Lucero v. Torres

Decision Date04 April 1960
Docket NumberNo. 6535,6535
Citation1960 NMSC 34,350 P.2d 1028,67 N.M. 10
PartiesAnthony Ely LUCERO, a minor, by his father and next of friend, Antonio Lucero; and for himself, Antonio Lucero, Plaintiffs-Appellants, v. Juan J. TORRES, Defendant-Appellee.
CourtNew Mexico Supreme Court

Lorenzo A. Chavez, Arturo G. Ortega, and Melvin L. Robins, Albuquerque, for appellants.

Schall & Sceresse, Albuquerque, for appellee.

CHAVEZ, Justice.

The action is for personal injuries. From a judgment based on a jury verdict for the defendant, plaintiff appeals.

Rio Grande Boulevard is a much traveled public thoroughfare running north and south in the city of Albuquerque. At the approximate point where this cause of action arose, the roadway was 19 feet and 10 inches in width. It has since been widened. It is flanked by residences on both the east and west boundaries. There were no intersections or traffic control signals in the immediate proximity; and there is not any indication of the existence of public street lighting devies at the situs.

It was dusk, shortly before eitht o'clock on the night of July 20, 1956, when the plaintiff-appellant, a boy eight years of age, left the home of his aunt, located on the west side of the boulevard, and proceeded to cross to the east side thereof where his parents resided. Simultaneously, the defendant-appellee was driving his 1941 Ford automobile with headlights on, at a speed of approximately 20 miles per hour, in a northerly direction on the said boulevard, when the appellant suddenly and initially appeared, directly in the path of appellee's car. Appellee applied his brakes, shouted 'Look out' in Spanish, turned his automobile to the right and skidded into the appellant, throwing the child to the pavement, whereby he suffered personal injuries. Appellant does not remember whether he looked to the right or to the left before entering the street and remembers nothing concerning the accident subsequent to setting foot upon the west side of the boulevard. There were no eyewitnesses to the collision. There was another car ahead of appellee's vehicle about two car lengths ahead and its lights were on. It had been raining.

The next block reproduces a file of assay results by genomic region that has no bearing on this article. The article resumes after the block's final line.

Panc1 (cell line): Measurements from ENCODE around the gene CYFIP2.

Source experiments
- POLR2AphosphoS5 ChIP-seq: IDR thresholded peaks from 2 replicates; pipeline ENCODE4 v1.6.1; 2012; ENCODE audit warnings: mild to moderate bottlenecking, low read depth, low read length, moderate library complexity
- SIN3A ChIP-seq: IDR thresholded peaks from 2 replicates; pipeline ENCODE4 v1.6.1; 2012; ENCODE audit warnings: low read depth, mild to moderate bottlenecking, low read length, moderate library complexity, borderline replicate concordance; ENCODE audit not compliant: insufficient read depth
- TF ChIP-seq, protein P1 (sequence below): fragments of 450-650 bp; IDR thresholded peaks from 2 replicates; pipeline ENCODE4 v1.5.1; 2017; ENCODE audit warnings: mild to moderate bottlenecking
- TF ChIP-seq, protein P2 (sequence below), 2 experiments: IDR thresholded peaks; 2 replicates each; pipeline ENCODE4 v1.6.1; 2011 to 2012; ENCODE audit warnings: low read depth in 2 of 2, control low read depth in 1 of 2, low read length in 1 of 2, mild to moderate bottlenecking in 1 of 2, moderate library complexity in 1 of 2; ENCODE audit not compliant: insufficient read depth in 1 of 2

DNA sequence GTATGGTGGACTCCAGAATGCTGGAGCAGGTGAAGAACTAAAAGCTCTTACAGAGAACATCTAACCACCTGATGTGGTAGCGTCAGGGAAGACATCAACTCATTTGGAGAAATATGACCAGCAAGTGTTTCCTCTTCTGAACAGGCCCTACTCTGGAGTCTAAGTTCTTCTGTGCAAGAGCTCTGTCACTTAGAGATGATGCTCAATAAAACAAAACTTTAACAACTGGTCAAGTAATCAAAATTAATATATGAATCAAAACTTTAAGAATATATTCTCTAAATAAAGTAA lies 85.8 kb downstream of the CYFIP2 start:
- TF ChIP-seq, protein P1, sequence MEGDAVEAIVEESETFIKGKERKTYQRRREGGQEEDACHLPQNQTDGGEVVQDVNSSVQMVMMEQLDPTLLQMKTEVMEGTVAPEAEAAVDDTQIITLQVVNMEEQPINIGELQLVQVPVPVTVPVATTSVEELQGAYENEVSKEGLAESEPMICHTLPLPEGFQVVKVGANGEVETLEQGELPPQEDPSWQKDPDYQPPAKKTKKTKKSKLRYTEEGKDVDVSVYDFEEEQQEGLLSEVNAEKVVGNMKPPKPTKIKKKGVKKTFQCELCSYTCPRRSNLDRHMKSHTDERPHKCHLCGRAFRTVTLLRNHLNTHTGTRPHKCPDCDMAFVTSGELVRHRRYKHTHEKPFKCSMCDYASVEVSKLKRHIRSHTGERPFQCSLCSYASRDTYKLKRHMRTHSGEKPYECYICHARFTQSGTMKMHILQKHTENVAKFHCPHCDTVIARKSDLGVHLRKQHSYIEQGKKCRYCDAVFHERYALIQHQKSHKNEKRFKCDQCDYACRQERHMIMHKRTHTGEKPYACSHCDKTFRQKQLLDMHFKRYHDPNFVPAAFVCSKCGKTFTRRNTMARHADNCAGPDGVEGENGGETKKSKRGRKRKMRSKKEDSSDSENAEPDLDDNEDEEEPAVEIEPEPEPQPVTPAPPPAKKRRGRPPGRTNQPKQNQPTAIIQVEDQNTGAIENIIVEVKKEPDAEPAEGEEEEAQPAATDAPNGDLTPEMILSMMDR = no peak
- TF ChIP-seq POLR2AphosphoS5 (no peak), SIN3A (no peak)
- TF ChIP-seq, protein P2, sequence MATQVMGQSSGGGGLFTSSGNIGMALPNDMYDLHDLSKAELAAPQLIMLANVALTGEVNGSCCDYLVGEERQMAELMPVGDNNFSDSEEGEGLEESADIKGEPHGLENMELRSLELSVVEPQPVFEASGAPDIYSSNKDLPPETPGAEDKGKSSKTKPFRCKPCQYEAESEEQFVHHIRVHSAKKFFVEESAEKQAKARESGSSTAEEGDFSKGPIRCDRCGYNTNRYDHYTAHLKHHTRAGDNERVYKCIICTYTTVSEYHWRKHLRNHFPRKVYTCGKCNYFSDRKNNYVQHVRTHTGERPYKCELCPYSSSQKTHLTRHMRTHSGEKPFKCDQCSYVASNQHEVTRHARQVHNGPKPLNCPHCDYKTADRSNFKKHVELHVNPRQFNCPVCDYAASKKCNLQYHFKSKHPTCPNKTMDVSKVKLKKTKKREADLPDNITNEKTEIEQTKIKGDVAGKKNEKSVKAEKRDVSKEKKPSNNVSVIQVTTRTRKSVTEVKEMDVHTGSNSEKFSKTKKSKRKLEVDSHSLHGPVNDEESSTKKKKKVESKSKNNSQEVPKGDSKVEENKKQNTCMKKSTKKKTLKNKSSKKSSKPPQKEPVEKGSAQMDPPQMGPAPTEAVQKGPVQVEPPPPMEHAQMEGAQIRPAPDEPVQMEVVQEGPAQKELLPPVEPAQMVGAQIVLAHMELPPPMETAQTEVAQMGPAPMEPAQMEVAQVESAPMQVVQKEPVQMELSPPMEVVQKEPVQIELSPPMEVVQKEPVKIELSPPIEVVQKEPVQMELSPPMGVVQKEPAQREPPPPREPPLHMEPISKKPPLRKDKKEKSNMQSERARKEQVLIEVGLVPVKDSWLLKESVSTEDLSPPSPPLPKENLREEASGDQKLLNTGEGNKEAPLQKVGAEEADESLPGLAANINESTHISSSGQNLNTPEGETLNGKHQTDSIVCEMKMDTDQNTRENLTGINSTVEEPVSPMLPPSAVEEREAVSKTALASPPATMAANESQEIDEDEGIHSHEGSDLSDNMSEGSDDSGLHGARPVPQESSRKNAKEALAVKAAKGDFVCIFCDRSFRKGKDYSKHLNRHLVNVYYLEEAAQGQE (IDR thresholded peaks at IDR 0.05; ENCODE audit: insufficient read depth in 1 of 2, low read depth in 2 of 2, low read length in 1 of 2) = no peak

Under Point One appellant contends that the court erred in instructing the jury, over his objection, on the doctrine of unavoidable accident.

Instruction No. 14 reads as follows: